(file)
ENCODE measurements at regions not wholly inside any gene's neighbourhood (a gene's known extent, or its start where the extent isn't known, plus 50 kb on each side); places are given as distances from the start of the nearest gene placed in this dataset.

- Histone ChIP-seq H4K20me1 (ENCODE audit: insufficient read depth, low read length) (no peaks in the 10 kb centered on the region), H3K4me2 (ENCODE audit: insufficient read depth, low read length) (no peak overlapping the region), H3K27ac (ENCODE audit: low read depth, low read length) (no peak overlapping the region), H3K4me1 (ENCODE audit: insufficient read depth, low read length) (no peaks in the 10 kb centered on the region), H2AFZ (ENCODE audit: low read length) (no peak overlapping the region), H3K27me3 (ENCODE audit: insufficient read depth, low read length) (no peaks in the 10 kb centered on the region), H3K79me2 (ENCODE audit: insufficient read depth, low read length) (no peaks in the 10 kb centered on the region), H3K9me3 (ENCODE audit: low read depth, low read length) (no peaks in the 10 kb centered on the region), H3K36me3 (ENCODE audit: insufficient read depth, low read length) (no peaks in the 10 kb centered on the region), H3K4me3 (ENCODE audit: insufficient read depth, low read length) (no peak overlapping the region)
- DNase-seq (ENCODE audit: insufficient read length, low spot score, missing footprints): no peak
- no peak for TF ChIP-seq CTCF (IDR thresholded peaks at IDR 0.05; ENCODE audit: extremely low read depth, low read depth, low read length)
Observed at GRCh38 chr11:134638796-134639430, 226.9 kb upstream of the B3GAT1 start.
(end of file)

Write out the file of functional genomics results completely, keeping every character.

ENCODE measurements at regions not wholly inside any gene's neighbourhood (a gene's known extent, or its start where the extent isn't known, plus 50 kb on each side); places are given as distances from the start of the nearest gene placed in this dataset.

- Histone ChIP-seq H4K20me1 (ENCODE audit: insufficient read depth, low read length) (no peaks in the 10 kb centered on the region), H3K4me2 (ENCODE audit: insufficient read depth, low read length) (no peak overlapping the region), H3K27ac (ENCODE audit: low read depth, low read length) (no peak overlapping the region), H3K4me1 (ENCODE audit: insufficient read depth, low read length) (no peaks in the 10 kb centered on the region), H2AFZ (ENCODE audit: low read length) (no peak overlapping the region), H3K27me3 (ENCODE audit: insufficient read depth, low read length) (no peaks in the 10 kb centered on the region), H3K79me2 (ENCODE audit: insufficient read depth, low read length) (no peaks in the 10 kb centered on the region), H3K9me3 (ENCODE audit: low read depth, low read length) (no peaks in the 10 kb centered on the region), H3K36me3 (ENCODE audit: insufficient read depth, low read length) (no peaks in the 10 kb centered on the region), H3K4me3 (ENCODE audit: insufficient read depth, low read length) (no peak overlapping the region)
- DNase-seq (ENCODE audit: insufficient read length, low spot score, missing footprints): no peak
- no peak for TF ChIP-seq CTCF (IDR thresholded peaks at IDR 0.05; ENCODE audit: extremely low read depth, low read depth, low read length)
Observed at GRCh38 chr11:134638796-134639430, 226.9 kb upstream of the B3GAT1 start.